|ALCESTER was well served, and still is with its crossings over the river Arrow. Gunnings Bridge was noticed in the last issue and was seen to derive from the 13th century at least and to have been the concern of the manor of Alcester. Oversley Bridge, by the 17th century, was regarded as a 'county bridge by Quarter Sessions and thus the concern of all county ratepayers. Our first documentary evidence comes from the mid 16th century but how much older than that it was we do not know.|
Originally, the 'Salt Way', or Roman road from Stratford through Alcester, would have crossed the Arrow at this point - or a few yards away - by means of a ford. This stone bridge connected the parishes and manors of Alcester and Oversley as well as the ecclesiastical parishes of Alcester and Arrow: it carried the Stratford road from Alcester.
THE TURNPIKING of the Stratford-Alcester road in 1753 presented the trustees with no problems on entering Alcester, for here was a stone bridge at Oversley to carry coaches over the river. For a year or two the Trust relied on a toll house on the Oversley side of the bridge Perhaps this was not a good idea, for the low-lying land around Oversley Green was subject to frequent flooding and may have been the reason that the toll gate was transferred to 'Hoo Mill corner. No remains of the Oversley toll house are visible today.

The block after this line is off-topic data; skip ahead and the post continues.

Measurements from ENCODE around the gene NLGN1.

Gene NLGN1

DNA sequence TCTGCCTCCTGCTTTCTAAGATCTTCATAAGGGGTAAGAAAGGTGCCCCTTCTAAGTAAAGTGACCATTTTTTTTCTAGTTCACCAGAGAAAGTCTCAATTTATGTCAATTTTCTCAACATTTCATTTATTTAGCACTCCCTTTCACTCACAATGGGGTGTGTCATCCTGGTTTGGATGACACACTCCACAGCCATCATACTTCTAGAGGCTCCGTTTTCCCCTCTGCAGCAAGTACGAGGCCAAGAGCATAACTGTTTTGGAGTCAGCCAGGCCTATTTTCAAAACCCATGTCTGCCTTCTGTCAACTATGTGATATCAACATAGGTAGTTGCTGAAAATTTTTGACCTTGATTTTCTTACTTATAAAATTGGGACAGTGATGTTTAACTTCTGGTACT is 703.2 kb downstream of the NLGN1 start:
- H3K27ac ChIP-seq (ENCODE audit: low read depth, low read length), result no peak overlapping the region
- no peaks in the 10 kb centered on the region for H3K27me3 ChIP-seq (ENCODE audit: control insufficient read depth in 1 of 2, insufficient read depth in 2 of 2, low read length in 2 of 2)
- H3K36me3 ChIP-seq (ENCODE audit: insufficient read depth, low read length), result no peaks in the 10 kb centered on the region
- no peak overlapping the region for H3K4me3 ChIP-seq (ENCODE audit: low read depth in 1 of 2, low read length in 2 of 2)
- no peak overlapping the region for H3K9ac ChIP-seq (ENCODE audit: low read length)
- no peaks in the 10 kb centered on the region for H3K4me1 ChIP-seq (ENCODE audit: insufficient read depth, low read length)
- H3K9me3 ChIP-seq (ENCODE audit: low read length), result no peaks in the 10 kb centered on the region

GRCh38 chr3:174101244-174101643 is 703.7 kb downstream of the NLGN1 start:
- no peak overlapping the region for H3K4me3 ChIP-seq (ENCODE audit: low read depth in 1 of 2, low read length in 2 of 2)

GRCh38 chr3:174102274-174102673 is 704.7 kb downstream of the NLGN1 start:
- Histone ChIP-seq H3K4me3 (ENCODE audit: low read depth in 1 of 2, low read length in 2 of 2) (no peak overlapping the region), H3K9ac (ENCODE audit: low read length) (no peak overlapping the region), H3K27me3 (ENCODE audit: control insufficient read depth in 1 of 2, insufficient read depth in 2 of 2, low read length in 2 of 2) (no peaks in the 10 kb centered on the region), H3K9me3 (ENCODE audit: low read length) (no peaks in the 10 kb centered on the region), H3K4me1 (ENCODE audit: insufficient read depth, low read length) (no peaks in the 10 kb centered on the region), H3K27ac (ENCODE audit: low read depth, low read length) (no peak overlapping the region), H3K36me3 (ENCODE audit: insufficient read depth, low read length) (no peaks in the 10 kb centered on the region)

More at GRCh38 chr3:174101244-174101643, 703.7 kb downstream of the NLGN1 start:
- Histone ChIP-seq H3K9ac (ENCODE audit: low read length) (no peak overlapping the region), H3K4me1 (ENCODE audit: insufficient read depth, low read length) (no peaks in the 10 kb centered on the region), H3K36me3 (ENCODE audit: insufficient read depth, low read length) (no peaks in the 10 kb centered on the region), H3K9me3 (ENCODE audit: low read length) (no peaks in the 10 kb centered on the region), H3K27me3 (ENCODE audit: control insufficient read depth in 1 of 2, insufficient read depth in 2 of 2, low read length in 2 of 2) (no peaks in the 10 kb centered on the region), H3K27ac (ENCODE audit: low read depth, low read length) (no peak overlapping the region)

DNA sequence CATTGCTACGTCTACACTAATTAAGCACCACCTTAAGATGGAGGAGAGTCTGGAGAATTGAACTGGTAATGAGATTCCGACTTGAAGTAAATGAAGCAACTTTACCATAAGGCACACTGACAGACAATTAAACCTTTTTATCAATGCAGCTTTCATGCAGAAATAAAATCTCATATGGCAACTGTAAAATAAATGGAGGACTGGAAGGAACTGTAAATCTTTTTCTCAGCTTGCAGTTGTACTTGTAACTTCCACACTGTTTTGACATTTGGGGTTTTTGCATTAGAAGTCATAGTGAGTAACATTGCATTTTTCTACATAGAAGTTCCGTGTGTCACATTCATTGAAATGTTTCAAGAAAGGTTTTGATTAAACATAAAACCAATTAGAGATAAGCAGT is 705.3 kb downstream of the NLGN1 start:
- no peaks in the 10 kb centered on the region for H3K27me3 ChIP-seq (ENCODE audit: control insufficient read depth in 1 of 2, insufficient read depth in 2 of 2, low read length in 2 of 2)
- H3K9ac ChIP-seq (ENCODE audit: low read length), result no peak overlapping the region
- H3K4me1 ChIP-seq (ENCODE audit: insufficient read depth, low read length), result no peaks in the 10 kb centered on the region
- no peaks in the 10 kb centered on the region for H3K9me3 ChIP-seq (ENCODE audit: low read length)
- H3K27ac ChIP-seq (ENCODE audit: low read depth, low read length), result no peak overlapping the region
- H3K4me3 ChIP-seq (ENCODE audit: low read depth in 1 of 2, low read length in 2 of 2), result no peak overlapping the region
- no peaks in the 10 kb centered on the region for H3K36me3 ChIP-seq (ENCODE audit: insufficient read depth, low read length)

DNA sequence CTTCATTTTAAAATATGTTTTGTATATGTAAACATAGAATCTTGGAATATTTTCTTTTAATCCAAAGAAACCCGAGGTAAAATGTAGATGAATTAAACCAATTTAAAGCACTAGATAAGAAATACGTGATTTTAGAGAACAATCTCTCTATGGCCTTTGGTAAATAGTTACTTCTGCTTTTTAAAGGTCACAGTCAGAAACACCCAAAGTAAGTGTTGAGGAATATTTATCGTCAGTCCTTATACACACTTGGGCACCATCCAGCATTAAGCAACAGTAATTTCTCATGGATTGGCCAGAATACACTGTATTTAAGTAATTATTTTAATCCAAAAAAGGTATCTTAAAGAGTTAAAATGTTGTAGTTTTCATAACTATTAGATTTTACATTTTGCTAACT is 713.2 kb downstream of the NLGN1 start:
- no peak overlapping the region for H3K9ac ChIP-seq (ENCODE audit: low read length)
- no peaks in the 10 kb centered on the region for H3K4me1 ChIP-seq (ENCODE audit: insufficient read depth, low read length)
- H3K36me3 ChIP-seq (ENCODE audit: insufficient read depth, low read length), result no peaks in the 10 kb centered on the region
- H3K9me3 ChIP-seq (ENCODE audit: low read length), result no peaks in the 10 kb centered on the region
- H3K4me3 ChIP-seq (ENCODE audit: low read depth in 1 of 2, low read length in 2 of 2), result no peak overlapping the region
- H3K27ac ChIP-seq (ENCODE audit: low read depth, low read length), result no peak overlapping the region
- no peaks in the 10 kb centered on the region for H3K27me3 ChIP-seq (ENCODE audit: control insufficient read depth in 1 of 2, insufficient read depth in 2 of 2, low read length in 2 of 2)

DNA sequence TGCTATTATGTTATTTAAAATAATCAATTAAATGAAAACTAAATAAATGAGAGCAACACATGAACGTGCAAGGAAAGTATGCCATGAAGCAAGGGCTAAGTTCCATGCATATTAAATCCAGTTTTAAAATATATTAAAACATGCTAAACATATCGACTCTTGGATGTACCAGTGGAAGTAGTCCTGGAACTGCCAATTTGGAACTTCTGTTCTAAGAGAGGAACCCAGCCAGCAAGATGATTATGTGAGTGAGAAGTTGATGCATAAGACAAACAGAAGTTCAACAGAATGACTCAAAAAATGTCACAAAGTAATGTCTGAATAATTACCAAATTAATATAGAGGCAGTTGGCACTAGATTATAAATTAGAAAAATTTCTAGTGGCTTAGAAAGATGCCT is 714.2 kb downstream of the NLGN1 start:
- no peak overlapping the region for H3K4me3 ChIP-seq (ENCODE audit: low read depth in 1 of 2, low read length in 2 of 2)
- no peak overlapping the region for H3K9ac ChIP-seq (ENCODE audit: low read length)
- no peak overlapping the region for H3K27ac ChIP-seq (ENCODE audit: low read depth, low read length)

IN 1659 Oversley bridge was the worse for wear: there no indications that either side in the Civil Wars had damaged the bridge (as happened at Bidford Bridge) but Quarter Sessions tried to raise £120, a not inconsiderable sum. This, and work in the 1670s, seems to have preserved Oversley bridge for future generations.
IN THE 1960s a by-pass of Oversley Green resulted in much less pressure of traffic on the bridge, which today stands as one of Alcester's historic and much-loved buildings.
Autumn 1991 Index
© Alcester & District Local History Society 1991